(back) Subject: Re: Moller Extraction - Day Two (X-posted) From: "randy terry" <randyterryus@yahoo.com> Date: Fri, 26 Jan 2001 20:03:32 -0800 (PST)   My experience over the last few months in my project is that the Peterson equipment, especially gutting the Klann console and putting in all new insides, key contacts, coupler actions, etc. Is where the money is.   Current 13 ranks on EP unit chests either Durst or Organ Supply and the leather is fine. We are building a new 4 rank DE chest and are having to spend a little extra on higher quality magnets, but the cost of the tonal additions including the chest, pipes (some recycled, of course,) voicing, etc. is nowhere near the cost of the electonic components.   I started out thinking that we should concentrate on the tonal stuff first. Thankfully, I think it is all going to happen over the course of this year, but if I had a choice of picking tonal additions or electrical rebuilding but not both, I'd pick the electrical.   I voted for changing to DE for Buds situation because the instrument is small and a new Peterson system and unit chests would allow for prepping for future additions as well as some unification now. There is no cantus 4' stop in the pedal, etc. There is a lot that could be done with just a very few minor additions and a new relay.   On the other hand, you could releather the chests as they are, swap some things around, and build a new unit chest for things that you want to duplex or extend.   Randy   __________________________________________________ Do You Yahoo!? Yahoo! Auctions - Buy the things you want at great prices. http://auctions.yahoo.com/  
(back) Subject: Re: Moller Revoicing From: "randy terry" <randyterryus@yahoo.com> Date: Fri, 26 Jan 2001 20:13:09 -0800 (PST)   I would expect that the instrument would need tonal regulation/revoicing anyway, for its new home.   In 20 years as a church organist, I have only had one church where I did not have the organ revoiced. There was one set of metal gedackts I did not care for but the integrity was there.   The rest of the time it has been small Moller series organs or Wicks from the 70's. Revoicing is an intense process and it takes skill. I am amazed watching these transformations. But it is not extremely expensive unless you have a *name* taht allows you to charge a lot.   My present church has a 1972 Swain & Kates, which I am happy to say will not need a lot of revoicing, but once we get the new swell Principal we will regulate everything to that rank.   I have been through a releathering project and it was heck. Take everything out and find a safe place to store it, turn the chests upside down, etc. I'd vote for a DE conversion any day, except not those KA vertical action pallets - they were always getting dirty and ciphered on the organ above that I didn't see a need to make tonal changes to. Randy   __________________________________________________ Do You Yahoo!? Yahoo! Auctions - Buy the things you want at great prices. http://auctions.yahoo.com/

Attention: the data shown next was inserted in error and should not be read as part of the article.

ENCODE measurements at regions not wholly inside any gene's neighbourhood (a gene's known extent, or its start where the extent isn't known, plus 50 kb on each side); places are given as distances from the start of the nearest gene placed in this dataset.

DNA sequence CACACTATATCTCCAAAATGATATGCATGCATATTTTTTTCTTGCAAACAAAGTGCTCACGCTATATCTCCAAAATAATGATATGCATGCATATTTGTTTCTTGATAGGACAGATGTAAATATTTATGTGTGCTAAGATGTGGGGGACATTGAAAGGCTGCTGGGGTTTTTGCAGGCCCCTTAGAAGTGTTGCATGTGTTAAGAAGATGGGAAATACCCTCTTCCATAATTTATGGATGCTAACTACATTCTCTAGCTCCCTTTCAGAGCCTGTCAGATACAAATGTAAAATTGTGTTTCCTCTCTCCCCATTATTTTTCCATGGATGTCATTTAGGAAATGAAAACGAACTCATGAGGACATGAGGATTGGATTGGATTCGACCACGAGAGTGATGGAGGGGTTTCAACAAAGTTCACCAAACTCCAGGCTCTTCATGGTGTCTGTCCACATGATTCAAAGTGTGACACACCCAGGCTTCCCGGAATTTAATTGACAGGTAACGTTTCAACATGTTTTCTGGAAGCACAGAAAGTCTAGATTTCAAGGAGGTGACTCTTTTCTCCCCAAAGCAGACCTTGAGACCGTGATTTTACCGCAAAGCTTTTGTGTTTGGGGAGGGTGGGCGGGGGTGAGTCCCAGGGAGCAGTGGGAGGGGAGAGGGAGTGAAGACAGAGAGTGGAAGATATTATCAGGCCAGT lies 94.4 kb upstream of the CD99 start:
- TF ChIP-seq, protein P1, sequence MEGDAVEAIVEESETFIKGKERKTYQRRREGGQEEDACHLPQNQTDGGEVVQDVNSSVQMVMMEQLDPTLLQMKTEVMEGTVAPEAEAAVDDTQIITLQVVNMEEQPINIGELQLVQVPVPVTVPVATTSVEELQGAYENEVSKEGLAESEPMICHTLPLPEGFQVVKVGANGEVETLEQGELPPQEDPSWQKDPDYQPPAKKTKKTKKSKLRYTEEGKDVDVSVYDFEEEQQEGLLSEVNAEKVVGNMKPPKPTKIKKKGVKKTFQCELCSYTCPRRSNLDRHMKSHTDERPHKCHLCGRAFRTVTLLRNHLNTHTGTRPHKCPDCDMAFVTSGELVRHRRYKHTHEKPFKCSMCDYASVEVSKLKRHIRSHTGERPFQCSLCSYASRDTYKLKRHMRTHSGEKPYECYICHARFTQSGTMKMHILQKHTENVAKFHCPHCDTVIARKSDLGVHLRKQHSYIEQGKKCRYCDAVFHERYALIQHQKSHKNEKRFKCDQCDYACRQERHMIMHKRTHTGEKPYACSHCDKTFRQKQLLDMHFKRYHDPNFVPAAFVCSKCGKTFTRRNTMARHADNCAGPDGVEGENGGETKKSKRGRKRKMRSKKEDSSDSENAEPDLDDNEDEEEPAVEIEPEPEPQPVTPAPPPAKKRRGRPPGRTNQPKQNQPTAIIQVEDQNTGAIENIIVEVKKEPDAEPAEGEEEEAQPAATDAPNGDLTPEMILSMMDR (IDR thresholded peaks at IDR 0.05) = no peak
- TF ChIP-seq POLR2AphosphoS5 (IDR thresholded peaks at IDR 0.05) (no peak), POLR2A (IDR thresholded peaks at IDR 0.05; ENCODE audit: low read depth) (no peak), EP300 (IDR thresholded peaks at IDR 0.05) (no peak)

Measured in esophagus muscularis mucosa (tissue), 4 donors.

(back) Subject: Trouble Hearing a Theatre Organ while Playing It From: "Len Beyersdorfer, MARATHON Digital Publishing" <LenB@MDigital.com> Date: Sat, 27 Jan 2001 04:50:46 +0500   Hi -   I recently tried playing a Wurlitzer pipe organ in a large theatre. When = I played it, I could hardly sense/hear it. I realize that the relative locations of the chambers and the console coupled with the ultra sound absorbent venue accounts for this. The problem is that I had a tough time =   "feeling" what I was trying to play/improvise.   What do you think about the following idea to solve my problem: Install microphones (1 single-stereo or pair depending on placement) on the loge rail (might be too long of a delay) or hanging in front of the chambers = and hook them through a mixer/whatever (like a little 4-track cassette deck I have) and use earphones. Of course, this could also be used for "cheap" recording for critique.   Thanks!   Len